Pay day he was standing at the back door of the kitchen talking to Manny. Malone came down the stone path from the house. There was something about the way he was carrying himself. He looked angry. He saw Tyree, and waved him over.
“Aw shit.” He said to himself.
“We need to talk,” Malone said stiffly.
“What did I do now?”
Malone didn’t answer him. He walked to Malone’s office and once inside Malone slammed the door shut. He jumped at the loudness of it.
“I ain’t your damn…”
“Sit your ass down, Allison.”
He sat down. Malone’s face was red. He was pacing. He was making fists with his hands. Tyree’s hands were sweaty. His stomach twisted up.
“What do you want, Tyree?”
“I don’t know what you want to hear.”
“Try the truth. That would work.”
“I just want to leave.”
“You want to leave. Where are you going?”
He shrugged. “I haven’t decided yet.”
“Don’t guess. You came here looking for something. What was it?”
“You told me you wanted to learn how to train horses? Do you not want to do that anymore?”
“So you think you learned all I can teach you about that? Think you can just go get a job training horses anywhere?”
“Haven’t thought about it.”
“You’re a kid. You act like a kid. You think like a kid.” Malone stabbed the air with a thick finger. “You don’t think about nothing but the easy way out.”
“I can take care of myself,” he said defensively.
“You’ve done a real good job at that, haven’t you?”
Tyree’s face flushed, he stiffened at the sting of Malone’s words.
“You got yourself in how many fights? Thrown in jail, killed a man, damn near got hung. I gave you a job. I’m teaching you a trade, and now you’re just going to up and leave. What is it you want, son?”
“I’m not your son,” Tyree said flatly.
Malone stopped mid-pace and blinked. The anger in him was gone in an instant, replaced by something that looked like confusion, then acceptance. The color drained from his face.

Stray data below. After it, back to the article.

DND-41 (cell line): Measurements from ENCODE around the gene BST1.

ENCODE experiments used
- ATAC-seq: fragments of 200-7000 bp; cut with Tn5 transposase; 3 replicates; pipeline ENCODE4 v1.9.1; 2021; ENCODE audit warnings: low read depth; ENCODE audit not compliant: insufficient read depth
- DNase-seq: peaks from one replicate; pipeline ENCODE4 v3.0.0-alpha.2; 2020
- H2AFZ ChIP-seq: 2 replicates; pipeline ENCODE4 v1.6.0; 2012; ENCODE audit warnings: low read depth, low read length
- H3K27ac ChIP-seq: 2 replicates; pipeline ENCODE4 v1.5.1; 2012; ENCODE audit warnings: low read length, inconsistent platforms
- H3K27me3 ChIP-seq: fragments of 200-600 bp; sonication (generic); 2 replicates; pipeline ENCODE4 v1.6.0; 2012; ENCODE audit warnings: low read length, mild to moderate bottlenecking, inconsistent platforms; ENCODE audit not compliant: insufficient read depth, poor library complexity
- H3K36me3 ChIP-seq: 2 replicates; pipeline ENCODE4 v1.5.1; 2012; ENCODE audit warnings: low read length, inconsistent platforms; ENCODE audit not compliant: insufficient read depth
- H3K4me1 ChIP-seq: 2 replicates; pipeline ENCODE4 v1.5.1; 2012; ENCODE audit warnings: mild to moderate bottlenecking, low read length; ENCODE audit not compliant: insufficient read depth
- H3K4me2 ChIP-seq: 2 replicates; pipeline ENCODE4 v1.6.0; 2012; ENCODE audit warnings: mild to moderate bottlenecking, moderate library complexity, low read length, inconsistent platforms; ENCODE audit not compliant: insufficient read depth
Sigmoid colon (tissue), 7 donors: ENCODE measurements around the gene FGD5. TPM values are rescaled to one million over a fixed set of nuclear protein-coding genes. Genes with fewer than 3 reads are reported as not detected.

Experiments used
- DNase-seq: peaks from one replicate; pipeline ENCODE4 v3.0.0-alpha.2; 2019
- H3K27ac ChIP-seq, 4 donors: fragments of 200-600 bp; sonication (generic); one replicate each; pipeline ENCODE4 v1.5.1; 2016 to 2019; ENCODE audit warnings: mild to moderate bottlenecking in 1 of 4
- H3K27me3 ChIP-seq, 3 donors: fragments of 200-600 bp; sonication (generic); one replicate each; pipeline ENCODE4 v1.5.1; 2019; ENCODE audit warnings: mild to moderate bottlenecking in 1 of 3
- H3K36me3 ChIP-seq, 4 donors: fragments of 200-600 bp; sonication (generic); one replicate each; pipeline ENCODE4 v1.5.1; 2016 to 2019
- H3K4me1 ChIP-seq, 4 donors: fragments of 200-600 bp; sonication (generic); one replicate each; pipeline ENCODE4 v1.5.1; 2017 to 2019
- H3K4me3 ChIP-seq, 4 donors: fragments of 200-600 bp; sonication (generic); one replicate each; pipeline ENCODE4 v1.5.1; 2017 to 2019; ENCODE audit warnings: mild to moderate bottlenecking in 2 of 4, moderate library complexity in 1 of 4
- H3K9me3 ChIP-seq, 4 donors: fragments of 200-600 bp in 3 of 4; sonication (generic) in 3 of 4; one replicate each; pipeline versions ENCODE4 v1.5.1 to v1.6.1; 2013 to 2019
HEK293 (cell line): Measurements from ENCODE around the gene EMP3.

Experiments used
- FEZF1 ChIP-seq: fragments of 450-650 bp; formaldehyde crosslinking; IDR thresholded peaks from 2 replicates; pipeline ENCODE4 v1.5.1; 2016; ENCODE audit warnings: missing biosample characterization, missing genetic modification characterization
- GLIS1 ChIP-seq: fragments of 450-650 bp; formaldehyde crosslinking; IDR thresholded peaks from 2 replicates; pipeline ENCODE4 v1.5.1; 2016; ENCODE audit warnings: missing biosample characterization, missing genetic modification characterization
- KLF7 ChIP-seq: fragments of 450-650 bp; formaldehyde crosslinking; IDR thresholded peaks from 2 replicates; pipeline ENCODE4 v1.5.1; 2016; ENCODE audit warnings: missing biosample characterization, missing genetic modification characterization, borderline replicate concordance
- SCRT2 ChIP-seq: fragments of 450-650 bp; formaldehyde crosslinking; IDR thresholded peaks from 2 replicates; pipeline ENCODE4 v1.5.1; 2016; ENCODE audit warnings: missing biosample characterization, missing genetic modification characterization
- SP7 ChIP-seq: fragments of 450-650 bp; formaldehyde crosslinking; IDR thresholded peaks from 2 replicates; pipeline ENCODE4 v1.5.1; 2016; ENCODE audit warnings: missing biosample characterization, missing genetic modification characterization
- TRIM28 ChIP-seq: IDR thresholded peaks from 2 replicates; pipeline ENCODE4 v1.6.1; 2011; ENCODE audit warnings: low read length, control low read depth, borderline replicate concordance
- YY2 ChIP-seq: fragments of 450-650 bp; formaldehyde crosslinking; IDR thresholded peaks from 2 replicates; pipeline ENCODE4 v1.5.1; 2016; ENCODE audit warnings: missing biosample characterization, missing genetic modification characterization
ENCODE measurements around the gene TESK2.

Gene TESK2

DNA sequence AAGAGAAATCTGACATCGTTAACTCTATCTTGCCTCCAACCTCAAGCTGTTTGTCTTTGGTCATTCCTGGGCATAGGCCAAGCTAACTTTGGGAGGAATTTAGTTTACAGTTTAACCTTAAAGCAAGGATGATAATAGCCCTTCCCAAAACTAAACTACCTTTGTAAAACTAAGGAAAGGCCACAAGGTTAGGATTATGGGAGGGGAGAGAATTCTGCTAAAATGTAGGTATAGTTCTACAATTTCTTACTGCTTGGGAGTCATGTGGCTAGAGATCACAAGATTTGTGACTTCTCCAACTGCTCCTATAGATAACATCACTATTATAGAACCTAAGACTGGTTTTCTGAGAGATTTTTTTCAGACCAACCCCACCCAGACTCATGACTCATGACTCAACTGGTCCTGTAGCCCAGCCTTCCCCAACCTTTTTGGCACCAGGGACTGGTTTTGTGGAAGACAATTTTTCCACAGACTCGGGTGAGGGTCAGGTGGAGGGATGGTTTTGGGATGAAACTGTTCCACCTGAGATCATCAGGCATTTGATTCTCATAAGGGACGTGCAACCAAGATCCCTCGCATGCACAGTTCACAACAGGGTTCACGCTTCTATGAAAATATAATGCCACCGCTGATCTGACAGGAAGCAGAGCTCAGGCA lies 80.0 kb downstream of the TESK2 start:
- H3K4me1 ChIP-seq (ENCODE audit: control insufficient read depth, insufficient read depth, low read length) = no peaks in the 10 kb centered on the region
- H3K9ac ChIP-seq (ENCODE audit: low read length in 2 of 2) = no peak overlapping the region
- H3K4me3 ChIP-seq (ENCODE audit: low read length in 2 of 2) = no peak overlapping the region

“No. You aren’t. If you were my son… But, you’re right, you aren’t my son. You aren’t my little brother either. It would be easier if you were. You’re absolutely right, Tyree. I apologize. I guess I wasn’t thinking. You only work for me and you don’t owe me anything. You go on, pack your gear and head on down the road.” Malone opened his desk drawer and pulled out a lockbox. He pulled out some money and counted out fifty dollars. “Take that, you’ll need it. You take it and light a shuck.”
“I already got my pay from Pete.”
“I know what you got from Pete. You’ll need that. Don’t goddamn argue with me. Just take it and go.”
“You’re a waste of my time, Allison. I gave you all I can and it wasn’t enough. But that’s on me, I reckon. Now get the hell out.” The words hung like frost in the air. Malone dropped the money on the desk and walked out, slamming the door behind him.
Tyree sat there stunned. He left the money on the desk. The yard was barren, cold as he stepped outside. He went to the livery looking at his horse like there was something he was forgetting to do. Nothing was stopping him from leaving. He could go anywhere he wanted to go. Anywhere at all. Or as Malone seemed to suggest… nowhere.
He went to the bunkhouse and shook out his blankets, rolling them tight. He kept blinking as his eyes blurred up. Looking around the bunkhouse, nobody paid much attention to him. A cowhand lay up in his bunk reading. Wisps of snow blew in the yard as he went out to roll himself a smoke. Manny was working on dinner and muttered something in Arapaho.
He raised an eyebrow as he hadn’t heard it all. Manny said. “Two blanket night.” Thumbing at the sun sinking in the west.